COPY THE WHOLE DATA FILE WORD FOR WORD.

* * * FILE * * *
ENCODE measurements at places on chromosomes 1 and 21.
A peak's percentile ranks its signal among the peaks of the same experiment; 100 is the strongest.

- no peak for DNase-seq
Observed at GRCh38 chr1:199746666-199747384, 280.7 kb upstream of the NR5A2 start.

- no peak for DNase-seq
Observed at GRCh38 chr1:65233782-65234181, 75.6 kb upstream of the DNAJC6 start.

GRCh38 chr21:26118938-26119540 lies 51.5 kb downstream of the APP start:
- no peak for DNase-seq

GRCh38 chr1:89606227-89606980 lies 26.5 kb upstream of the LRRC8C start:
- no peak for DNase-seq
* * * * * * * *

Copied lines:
ENCODE measurements at places on chromosomes 1 and 21.
A peak's percentile ranks its signal among the peaks of the same experiment; 100 is the strongest.

- no peak for DNase-seq
Observed at GRCh38 chr1:199746666-199747384, 280.7 kb upstream of the NR5A2 start.

- no peak for DNase-seq
Observed at GRCh38 chr1:65233782-65234181, 75.6 kb upstream of the DNAJC6 start.

GRCh38 chr21:26118938-26119540 lies 51.5 kb downstream of the APP start:
- no peak for DNase-seq

GRCh38 chr1:89606227-89606980 lies 26.5 kb upstream of the LRRC8C start:
- no peak for DNase-seq